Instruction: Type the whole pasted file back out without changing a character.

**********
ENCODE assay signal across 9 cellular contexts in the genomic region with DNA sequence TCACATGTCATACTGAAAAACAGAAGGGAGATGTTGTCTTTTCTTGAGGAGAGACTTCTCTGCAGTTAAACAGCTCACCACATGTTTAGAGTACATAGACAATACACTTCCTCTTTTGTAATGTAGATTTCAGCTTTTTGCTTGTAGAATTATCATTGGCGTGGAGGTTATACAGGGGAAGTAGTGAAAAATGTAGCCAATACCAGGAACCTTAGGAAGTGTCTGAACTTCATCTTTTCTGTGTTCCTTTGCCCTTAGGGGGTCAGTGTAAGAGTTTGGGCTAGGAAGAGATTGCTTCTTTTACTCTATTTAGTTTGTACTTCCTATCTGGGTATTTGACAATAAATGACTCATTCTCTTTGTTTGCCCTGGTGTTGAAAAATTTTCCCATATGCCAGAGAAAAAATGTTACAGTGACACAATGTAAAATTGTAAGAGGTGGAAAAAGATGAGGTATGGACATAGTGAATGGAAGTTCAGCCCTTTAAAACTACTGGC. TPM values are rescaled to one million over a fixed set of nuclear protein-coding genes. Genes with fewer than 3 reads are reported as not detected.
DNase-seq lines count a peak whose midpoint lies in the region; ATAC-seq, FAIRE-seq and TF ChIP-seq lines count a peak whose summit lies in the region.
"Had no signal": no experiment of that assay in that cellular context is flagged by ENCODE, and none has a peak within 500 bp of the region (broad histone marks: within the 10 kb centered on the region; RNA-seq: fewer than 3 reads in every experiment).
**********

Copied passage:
ENCODE assay signal across 9 cellular contexts in the genomic region with DNA sequence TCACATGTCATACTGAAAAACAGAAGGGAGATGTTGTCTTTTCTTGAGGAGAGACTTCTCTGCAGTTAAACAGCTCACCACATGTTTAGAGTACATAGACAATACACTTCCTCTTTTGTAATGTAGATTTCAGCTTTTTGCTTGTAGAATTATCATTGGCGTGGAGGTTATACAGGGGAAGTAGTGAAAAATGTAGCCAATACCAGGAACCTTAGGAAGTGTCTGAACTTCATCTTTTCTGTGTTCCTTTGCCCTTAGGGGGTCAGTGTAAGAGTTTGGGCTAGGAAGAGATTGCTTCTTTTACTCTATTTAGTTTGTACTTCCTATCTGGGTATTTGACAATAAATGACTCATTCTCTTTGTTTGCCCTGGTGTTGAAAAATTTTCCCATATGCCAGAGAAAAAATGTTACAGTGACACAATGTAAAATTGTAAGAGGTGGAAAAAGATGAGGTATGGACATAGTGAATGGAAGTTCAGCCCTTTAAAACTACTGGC. TPM values are rescaled to one million over a fixed set of nuclear protein-coding genes. Genes with fewer than 3 reads are reported as not detected.
DNase-seq lines count a peak whose midpoint lies in the region; ATAC-seq, FAIRE-seq and TF ChIP-seq lines count a peak whose summit lies in the region.
"Had no signal": no experiment of that assay in that cellular context is flagged by ENCODE, and none has a peak within 500 bp of the region (broad histone marks: within the 10 kb centered on the region; RNA-seq: fewer than 3 reads in every experiment).